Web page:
by Cassandra Hedelius

In D&C 88, the Lord instructed Joseph that the School of the Prophets should always begin with a striking demonstration of affection between the participants:

“[L]et the teacher arise, and, with uplifted hands to heaven, yea, even directly, salute his brother or brethren with these words:

“Art thou a brother or brethren? I salute you in the name of the Lord Jesus Christ, in token or remembrance of the everlasting covenant, in which covenant I receive you to fellowship, in a determination that is fixed, immovable, and unchangeable, to be your friend and brother through the grace of God in the bonds of love, to walk in all the commandments of God blameless, in thanksgiving, forever and ever. Amen.” (D&C 88:132-133)

Unfortunately this recitation wasn’t enough to produce harmony among the brethren, because in D&C 95, received six months later, the Lord told Joseph: “contentions arose in the school of the prophets; which was very grievous unto me, saith your Lord; therefore I sent them forth to be chastened.” (D&C 95:10)

A superficial reading of these passages supports what I call the Gospel of Facebook (though I ought to update it to the Gospel of Instagram): that what’s most important to God is our love for one another and harmony with one another and affirmation of one another. Basically, niceness as the core of the gospel. This philosophy holds that those who are struggling not only to keep some commandments, but even to maintain faith that those commandments actually are from God and important to keep, need to be treated positively and never exposed to testimony about the importance of righteousness and purity.

One example I found on Instagram was a claim that activism in opposition to fundamental doctrines regarding sex, gender, and family was “seek[ing] to nurture a Zion/Beloved community.” The implication is that Zion requires opposing church teachings and instead emphasizing inclusion of those who are not ready to keep and support the Lord’s commandments.

I hasten to include the obligatory aside that kindness toward literally everyone, no matter their belief or degree of faith or strictness in keeping their covenants, is important and required of all disciples of Christ.

But Zion is more than kindness; Zion is righteousness and purity. Zion is more than unity; Zion is a collective worthiness to see God. 

First, Zion always means building temples. In D&C 94:1, the Lord charged Joseph to “commence a work of laying out and preparing a beginning and foundation of the city of the stake of Zion, here in the land of Kirtland, beginning at my house.” In D&C 95, Joseph and other church leaders were chastised not just for contention in the school of the prophets, but for neglecting to build the temple. “[I]t is my will that you should build a house. If you keep my commandments you shall have power to build it. If you keep not my commandments, the love of the Father shall not continue with you, therefore you shall walk in darkness” (vv. 11-12). Clearly, the temple is not an optional luxury that Zion could do without. It’s a fundamental point of building Zion at all. There is no Zion without a temple.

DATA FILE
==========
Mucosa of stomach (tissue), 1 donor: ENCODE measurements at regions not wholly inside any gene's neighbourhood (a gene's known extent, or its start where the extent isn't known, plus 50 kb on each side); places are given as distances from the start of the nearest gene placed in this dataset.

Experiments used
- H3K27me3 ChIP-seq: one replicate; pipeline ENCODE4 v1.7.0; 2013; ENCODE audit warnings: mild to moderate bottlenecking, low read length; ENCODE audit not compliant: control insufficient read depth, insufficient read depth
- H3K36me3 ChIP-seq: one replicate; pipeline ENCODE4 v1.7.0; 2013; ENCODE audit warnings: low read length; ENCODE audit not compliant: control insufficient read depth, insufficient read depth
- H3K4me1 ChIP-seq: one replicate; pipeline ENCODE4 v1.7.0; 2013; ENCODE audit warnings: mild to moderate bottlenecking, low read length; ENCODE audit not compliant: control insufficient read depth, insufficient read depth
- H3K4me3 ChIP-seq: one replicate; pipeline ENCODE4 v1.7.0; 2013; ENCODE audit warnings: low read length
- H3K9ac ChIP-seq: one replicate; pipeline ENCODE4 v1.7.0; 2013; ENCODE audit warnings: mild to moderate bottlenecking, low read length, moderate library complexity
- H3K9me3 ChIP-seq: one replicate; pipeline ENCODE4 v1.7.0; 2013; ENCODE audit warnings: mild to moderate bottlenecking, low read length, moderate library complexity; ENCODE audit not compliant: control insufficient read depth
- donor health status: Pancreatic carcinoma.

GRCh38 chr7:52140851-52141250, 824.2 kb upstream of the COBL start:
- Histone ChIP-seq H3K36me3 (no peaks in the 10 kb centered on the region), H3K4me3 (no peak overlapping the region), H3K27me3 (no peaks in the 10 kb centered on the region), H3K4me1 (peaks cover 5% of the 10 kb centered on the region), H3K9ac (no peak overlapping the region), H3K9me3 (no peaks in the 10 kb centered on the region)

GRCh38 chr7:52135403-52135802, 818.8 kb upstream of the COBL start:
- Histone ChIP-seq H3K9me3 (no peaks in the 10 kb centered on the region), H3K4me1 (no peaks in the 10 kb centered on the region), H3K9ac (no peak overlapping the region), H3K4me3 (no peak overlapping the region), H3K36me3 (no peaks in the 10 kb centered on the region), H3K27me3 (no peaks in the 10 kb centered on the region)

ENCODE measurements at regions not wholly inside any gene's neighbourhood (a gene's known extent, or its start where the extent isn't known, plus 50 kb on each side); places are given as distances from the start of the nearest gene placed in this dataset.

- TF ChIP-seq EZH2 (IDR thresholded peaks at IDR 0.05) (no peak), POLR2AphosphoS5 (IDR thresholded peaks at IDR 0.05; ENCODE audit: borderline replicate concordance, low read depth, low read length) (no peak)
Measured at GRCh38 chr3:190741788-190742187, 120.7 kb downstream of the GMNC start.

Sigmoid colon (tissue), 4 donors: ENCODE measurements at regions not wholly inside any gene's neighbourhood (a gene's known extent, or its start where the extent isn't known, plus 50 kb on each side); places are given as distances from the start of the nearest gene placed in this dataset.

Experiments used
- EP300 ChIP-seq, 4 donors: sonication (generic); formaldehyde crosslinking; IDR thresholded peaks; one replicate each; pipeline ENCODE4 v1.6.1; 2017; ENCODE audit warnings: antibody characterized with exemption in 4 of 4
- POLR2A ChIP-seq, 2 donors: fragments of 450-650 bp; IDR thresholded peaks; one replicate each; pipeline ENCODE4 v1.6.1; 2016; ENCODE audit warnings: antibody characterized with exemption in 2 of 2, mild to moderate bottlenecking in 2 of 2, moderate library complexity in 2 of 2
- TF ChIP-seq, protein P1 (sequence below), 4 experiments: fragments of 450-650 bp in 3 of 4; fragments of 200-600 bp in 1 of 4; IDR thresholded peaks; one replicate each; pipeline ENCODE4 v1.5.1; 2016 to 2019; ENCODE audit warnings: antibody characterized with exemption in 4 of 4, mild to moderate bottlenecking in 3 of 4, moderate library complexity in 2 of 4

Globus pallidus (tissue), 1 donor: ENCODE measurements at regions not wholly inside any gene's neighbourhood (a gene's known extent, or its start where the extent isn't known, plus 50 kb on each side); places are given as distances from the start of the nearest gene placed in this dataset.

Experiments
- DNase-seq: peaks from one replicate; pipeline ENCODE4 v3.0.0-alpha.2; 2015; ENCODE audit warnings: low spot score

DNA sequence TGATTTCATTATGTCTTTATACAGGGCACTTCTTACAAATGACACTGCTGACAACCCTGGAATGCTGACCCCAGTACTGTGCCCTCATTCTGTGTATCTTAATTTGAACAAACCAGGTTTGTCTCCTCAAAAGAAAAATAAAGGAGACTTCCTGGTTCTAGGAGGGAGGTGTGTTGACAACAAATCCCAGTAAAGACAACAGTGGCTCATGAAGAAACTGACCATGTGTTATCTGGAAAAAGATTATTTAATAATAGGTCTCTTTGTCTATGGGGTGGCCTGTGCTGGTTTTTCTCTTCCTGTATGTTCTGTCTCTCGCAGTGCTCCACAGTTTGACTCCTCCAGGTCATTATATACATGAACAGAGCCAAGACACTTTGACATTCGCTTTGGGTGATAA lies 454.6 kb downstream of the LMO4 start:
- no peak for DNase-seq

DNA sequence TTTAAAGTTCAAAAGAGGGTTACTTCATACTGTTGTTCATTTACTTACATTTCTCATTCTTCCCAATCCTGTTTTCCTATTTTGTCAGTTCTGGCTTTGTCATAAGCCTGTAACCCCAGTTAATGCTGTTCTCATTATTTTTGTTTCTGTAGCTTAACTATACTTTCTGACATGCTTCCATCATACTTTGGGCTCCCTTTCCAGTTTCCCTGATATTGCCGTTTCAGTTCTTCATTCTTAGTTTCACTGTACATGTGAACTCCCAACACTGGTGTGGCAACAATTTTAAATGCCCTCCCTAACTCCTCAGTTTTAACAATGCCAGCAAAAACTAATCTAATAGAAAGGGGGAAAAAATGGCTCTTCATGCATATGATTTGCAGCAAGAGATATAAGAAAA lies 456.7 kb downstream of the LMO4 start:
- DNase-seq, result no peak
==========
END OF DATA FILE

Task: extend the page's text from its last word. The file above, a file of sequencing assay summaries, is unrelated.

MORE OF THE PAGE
Second, Zion and its temple require personal purity. Those who break the commandments lose the love of the Father and walk in darkness, which is serious enough, but moreover:

“The ax is laid at the root of the trees; and every tree that bringeth not forth good fruit shall be hewn down and cast into the fire. I, the Lord, have spoken it.” (D&C 97:7)

Gospel of Facebook adherents might protest that “good fruit” means kindness and inclusion in defiance of church teachings, but the next verse clarifies:

“[A]ll among them who know their hearts are honest, and are broken, and their spirits contrite, and are willing to observe their covenants by sacrifice—yea, every sacrifice which I, the Lord, shall command—they are accepted of me.” (D&C 97:8)

Sometimes the Lord asks for very difficult sacrifices: Abraham’s son, the pioneers’ homes and settled lives, our natural selves and strong desires. 

Zion is welcoming of absolutely everyone who will sacrifice whatever the Lord requires. But to those who will not, “he that is found unworthy of this salutation shall not have place among you; for ye shall not suffer that mine house shall be polluted by him.” (D&C 88:134) 

“[I]nasmuch as my people build a house unto me in the name of the Lord, and do not suffer any unclean thing to come into it, that it be not defiled, my glory shall rest upon it; Yea, and my presence shall be there, for I will come into it, and all the pure in heart that shall come into it shall see God. But if it be defiled I will not come into it, and my glory shall not be there; for I will not come into unholy temples.” (D&C 97:15-17)

In the simplest explanation, Zion is the pure in heart. (D&C 97:21) Pure hearts stand as witnesses of truth, and invite all to come to Christ and be perfected in Him, in hope that we can all worship and rejoice together.

I hope we don’t let debates distract us from joyfully spreading the glorious invitation:

Come to Zion! Come to Zion!
Angels are descending from celestial worlds on high,
And to man their power extending,
That the Saints may homeward fly.
Come to Zion, come to Zion!
For your coming Lord is nigh.
(Hymns no. 7)

More Come, Follow Me resources here.


Cassandra Hedelius studied Political Science in Oklahoma and Law in Colorado. She currently lives in Aurora, Colorado and cares full time for her three young children and cat.

The post Come, Follow Me Week 36 – Doctrine and Covenants 94-97 appeared first on FAIR.

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